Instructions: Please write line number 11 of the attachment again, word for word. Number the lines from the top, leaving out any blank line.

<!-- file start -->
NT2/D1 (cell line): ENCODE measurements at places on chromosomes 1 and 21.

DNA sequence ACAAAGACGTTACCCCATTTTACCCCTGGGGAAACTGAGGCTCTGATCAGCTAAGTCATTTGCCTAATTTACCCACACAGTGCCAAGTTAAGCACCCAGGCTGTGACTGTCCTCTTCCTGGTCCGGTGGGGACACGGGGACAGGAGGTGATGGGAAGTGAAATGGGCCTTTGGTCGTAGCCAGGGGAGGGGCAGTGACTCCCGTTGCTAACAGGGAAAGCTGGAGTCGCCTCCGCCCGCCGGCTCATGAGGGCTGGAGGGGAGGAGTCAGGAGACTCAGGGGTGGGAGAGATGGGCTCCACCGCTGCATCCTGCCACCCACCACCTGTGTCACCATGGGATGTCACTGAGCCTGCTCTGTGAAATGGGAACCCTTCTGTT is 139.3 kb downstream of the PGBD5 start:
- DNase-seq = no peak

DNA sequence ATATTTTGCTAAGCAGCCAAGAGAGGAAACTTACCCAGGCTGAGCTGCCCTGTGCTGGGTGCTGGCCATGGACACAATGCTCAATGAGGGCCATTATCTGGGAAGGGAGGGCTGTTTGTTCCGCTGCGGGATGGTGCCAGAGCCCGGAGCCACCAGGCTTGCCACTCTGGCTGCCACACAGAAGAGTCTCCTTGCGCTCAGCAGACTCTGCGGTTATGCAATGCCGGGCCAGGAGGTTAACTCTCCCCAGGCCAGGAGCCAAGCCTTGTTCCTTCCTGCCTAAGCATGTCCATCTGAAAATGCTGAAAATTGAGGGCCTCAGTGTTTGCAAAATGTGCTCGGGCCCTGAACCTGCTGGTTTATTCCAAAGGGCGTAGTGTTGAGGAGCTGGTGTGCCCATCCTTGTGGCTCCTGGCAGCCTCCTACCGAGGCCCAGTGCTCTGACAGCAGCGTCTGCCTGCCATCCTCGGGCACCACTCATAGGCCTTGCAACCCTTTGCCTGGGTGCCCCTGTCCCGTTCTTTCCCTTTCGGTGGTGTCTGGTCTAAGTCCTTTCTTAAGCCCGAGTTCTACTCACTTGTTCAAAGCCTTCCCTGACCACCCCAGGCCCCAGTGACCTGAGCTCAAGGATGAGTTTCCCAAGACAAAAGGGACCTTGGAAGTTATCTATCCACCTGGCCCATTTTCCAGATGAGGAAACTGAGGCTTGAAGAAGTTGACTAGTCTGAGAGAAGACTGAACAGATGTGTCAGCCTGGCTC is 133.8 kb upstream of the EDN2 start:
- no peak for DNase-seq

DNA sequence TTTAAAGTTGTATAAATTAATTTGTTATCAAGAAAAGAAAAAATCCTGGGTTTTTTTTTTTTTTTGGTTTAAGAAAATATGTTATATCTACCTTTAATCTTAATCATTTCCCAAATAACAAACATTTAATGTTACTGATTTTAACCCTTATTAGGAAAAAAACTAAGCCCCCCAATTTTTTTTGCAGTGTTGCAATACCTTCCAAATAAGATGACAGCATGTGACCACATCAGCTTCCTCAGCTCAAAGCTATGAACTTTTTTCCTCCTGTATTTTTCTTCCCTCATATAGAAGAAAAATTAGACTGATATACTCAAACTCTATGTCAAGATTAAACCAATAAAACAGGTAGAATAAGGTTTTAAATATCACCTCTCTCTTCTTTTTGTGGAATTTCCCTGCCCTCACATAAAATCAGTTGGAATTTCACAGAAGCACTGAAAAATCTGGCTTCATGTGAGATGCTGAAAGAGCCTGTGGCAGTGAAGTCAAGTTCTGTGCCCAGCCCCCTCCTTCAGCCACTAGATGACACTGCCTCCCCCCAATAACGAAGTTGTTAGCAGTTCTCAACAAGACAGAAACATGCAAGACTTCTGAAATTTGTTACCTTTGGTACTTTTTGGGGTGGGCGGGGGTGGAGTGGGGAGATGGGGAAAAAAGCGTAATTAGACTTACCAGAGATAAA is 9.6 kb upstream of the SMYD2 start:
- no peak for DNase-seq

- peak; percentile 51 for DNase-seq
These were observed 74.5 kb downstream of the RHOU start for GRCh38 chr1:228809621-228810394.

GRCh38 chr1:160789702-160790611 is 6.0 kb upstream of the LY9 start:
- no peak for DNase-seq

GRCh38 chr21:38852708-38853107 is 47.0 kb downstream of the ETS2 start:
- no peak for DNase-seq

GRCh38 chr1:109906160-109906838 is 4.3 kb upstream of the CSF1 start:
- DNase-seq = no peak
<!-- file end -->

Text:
- no peak for DNase-seq